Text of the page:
A study led by ecologists at UC Berkeley has found significant flaws in the research used to challenge the U.S. Forest Service plan to restore Sierra Nevada forests to less dense, and less fire-prone, environments.
Until recently, the consensus among forest ecologists was that before European settlers arrived in the Sierra, the forests were mostly open conifer forests dominated by big trees and low-to-moderately severe fires every eight to 12 years. The Forest Service recently released a plan to restore the range’s forests back to this state following decades of fire suppression and timber harvesting regulations, which have created dense, fire-prone forests.
But recent studies, using a newly developed methodology, have argued that the Sierra Nevada was actually a more dense forest than the consensus view. These new studies were used to back a lawsuit to stop the agency’s plan to restore Sierra forests following the 2013 Rim Fire. The Berkeley study refutes the conclusions of these studies and identifies flaws in their methods.
“We went through the data and showed that, in every case, this method estimated that the density of trees was two to three times higher than was the reality,” said Carrie Levine, a Ph.D. student of forest ecology at Berkeley and lead author of the study.
The study was recently published online in the journal Ecological Applications. Berkeley professors John Battles and Scott Stephens and research scientist Brandon Collins were co-authors on the publication. Also involved in the study were researchers from Harvard Forest, the USDA Forest Service Pacific Southwest Research Station, the University of Montana, Utah State University, University of California, Davis, and the USDA Forest Service Pacific Southwest Region.
An example of a densified mixed-conifer forest in the Plumas National Forest in Northern California. Fires have been suppressed in this forest for more than 100 years. (Photo by Carrie Levine).
When the U.S. was divvying up land in the West in the late 19th and early 20th centuries, the General Land Office performed surveys so that the land could be parceled and sold. Land was divided into square-mile blocks, with markers used to indicate every corner point. In case a marker was moved, so-called “witness trees” near the stake were identified as reference points. The result of this data is a grid survey of the entire American West.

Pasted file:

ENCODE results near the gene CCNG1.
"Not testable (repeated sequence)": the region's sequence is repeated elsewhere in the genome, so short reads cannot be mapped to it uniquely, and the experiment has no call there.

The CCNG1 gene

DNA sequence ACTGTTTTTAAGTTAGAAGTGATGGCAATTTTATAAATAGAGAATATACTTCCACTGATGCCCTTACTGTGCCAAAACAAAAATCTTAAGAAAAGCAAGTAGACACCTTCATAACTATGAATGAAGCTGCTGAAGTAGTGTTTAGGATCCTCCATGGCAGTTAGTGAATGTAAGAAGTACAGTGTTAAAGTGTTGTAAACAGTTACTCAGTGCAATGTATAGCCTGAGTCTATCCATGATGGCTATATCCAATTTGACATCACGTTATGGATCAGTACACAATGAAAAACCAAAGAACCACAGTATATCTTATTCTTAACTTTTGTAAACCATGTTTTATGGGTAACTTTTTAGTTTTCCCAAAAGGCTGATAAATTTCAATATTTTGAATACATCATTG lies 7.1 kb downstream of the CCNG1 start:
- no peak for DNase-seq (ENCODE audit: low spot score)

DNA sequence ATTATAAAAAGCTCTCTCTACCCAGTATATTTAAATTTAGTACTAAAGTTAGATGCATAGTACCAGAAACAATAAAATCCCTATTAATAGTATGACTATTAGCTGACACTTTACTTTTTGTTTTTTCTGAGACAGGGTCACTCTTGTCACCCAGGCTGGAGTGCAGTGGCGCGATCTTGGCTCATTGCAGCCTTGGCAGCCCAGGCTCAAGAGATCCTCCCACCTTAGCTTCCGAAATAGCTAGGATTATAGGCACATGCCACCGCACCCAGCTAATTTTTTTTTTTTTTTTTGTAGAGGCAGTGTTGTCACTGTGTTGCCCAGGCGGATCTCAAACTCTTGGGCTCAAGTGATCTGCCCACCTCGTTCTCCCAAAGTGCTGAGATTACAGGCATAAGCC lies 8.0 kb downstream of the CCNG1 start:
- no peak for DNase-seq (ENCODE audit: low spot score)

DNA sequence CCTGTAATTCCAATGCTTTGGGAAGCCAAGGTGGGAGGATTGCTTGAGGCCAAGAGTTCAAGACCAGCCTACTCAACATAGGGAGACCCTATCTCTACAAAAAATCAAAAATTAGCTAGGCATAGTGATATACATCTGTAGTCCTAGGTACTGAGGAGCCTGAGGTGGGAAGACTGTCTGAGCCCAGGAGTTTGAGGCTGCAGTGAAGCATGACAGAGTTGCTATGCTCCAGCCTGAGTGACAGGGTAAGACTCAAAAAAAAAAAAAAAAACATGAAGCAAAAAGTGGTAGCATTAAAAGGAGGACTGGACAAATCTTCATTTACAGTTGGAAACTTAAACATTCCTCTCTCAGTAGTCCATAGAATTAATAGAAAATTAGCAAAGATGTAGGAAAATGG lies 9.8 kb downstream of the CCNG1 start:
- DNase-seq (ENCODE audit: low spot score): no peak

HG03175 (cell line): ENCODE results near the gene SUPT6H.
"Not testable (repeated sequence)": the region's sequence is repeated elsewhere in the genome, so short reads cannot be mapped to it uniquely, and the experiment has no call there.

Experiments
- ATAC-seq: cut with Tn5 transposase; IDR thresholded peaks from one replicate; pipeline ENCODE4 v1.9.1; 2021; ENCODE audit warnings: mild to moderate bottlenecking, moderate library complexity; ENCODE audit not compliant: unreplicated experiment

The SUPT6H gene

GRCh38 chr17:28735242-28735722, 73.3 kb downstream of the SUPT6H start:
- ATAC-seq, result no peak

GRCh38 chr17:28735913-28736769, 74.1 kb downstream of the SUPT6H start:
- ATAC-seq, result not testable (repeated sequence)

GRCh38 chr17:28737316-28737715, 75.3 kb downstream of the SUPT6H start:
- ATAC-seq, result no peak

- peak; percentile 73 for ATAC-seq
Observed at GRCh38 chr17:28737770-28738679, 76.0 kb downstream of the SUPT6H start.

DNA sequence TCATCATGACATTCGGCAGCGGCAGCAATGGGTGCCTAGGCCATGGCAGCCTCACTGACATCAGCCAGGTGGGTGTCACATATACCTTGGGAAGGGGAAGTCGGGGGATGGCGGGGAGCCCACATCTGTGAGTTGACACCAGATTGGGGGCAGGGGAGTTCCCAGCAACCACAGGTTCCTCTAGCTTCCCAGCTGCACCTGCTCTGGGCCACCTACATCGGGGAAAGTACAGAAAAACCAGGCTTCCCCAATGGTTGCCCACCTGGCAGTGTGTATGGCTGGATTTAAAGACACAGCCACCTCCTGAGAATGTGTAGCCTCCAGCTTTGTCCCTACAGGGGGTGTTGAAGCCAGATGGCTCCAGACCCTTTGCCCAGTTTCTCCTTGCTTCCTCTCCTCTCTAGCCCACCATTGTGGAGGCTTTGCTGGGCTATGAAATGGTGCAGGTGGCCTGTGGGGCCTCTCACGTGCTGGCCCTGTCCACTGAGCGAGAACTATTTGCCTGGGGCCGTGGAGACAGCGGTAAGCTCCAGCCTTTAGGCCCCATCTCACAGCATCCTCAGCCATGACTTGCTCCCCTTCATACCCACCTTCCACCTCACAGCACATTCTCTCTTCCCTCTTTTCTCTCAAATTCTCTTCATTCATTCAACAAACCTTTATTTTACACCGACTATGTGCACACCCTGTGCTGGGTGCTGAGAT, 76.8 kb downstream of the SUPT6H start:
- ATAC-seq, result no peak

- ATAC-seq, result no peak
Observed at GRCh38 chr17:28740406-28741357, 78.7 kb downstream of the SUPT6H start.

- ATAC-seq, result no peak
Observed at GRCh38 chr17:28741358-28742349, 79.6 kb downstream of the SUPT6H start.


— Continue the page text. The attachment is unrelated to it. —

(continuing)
Using this historic field data, two ecologists at the University of Wyoming, Mark Williams and William Baker, developed a method that claims to calculate the area that a tree occupies, which is then used to calculate a forest’s density. This approach is based on the observation that trees create space to keep other trees from cramming next to them, and that this space correlates to a tree’s species and size.
To assess the validity of this area-based method of density estimation in the Sierra Nevada, Levine and her co-authors assembled data from plots of mapped trees across the Sierra and Baja California, Mexico. They tested the performance of the area-based method in these mapped stands where the true density was known.
Levine and colleagues found that the area-based method has two basic flaws when applied to the Sierra, the most notable being an inability to actually predict the area that a tree occupies based on its species and size due to a weak relationship between these variables. The other flaw was a failure to account for differences in the number of trees sampled at each corner. The methodological flaws led to an inflated number of trees estimated in a pre-European Sierra Nevada forest, Levine and colleagues argue.
“We have a mapped plot where every tree is measured, so we know the true density,” Levine said.
The study is important not only for the current state of the Sierra Nevada, but for its future.
“As climate changes, we want to have an accurate understanding of the past. This allows us to manage for forests that are resilient to the changes we’re expecting in the future,” Levine said.